Digestion of Lipids

Butter or meat are organic compounds consisting of carbon, hydrogen and, oxygen. These are highly concentrated and dietary fats in daily diet. These belong to lipids class and are insoluble in water and are not broken down by lipase i.e., fat digesting enzymes in the

gastrointestinal enzymes

. Hence lipid digestion takes long time.

Ebner’s gland

on the tongue secretes small amount of lipase. Real digestion of fat is done once it reaches the duodenum. Complex fat molecules should be broken down into smaller molecules. This takes place when the fat is mixed by the digestive enzyme lipase (enters into the duodenum from the pancreas). Lipase cuts down the lipid molecules into fatty acid and glycerol molecules. Fat enters the duodenum in the form of solid, which is impossible for pancreatic lipase enzymes to dissolve them.

To overcome this,


(produced by liver but stored in gallbladder) is used by the digestive system. Bile breaks down the fat into small droplets and are suspended into the digestive tract in the form of water. Fat molecules are easily accessible by the emulsification of lipase. This fastens the breaking of fat molecules and also their digestion.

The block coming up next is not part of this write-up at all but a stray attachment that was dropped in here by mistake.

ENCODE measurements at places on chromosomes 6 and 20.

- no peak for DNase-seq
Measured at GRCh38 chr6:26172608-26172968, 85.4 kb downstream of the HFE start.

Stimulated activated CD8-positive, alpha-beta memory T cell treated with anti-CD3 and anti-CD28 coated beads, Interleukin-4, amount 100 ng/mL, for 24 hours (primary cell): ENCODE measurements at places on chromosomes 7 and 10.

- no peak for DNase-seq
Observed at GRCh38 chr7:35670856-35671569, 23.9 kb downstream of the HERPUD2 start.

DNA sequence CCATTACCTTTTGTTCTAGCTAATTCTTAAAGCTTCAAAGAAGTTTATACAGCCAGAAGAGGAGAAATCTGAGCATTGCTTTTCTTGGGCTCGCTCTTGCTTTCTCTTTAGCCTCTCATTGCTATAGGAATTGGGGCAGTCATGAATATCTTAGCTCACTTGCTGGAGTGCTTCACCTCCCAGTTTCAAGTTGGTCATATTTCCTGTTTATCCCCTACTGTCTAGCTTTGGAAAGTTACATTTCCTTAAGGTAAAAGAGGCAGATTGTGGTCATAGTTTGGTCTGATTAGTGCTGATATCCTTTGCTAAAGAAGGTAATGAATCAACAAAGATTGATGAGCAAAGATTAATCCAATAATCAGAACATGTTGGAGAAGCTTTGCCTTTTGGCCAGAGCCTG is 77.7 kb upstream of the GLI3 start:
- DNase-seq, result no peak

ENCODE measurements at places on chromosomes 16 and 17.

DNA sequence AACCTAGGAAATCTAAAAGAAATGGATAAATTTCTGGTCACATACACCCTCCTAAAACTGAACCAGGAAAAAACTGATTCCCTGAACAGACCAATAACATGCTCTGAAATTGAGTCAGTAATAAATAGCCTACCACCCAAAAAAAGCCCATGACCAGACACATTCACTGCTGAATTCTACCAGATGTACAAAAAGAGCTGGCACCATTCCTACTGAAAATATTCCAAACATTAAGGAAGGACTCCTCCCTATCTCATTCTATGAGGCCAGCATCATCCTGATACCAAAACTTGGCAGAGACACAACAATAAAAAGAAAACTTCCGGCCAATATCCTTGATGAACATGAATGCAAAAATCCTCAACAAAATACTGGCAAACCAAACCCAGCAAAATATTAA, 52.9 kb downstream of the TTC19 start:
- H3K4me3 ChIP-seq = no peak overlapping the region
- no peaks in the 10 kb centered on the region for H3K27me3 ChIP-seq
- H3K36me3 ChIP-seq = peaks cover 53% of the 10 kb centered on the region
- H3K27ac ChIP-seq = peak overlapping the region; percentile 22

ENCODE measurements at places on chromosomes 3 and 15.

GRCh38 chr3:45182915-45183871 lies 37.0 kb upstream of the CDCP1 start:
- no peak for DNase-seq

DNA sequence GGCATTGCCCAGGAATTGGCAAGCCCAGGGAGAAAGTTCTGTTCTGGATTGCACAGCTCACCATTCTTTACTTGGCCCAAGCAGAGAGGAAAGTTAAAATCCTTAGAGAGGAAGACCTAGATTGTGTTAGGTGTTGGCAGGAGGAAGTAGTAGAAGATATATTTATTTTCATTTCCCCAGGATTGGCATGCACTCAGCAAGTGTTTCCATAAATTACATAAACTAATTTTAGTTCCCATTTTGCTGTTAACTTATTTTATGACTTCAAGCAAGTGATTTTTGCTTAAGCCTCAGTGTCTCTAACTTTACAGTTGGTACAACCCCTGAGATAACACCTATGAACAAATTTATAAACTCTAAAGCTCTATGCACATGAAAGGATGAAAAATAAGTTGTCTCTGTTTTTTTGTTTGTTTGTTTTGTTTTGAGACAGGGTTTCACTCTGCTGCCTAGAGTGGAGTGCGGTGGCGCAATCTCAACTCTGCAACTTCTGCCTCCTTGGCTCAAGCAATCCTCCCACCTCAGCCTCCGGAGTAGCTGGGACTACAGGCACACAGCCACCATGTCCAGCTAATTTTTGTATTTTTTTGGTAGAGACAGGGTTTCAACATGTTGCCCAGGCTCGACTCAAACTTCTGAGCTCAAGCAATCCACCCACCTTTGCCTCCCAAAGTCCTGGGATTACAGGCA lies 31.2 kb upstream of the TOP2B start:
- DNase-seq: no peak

Fat molecules are converted into fatty acids and glycerol by the lipase and some other digestive juices. Fat is absorbed by


(finger like projections in small intestine) in 10-15min. Each villus consists of series of lymph vessels or lacteal and blood vessels. Fatty acids and glycerol are absorbed by the lacteal which are drained into bloodstreams.

Blood stream transports fatty acids into the membranes of adipose or muscle cells. They are stored for energy or for oxidizing into energy. Glucose is the source of energy than fats. Only five percent of fat is converted into glucose and the rest is stored as a body fat in adipose cells. Glycerol is absorbed by the liver and is converted into glucose or broken down glucose into energy.

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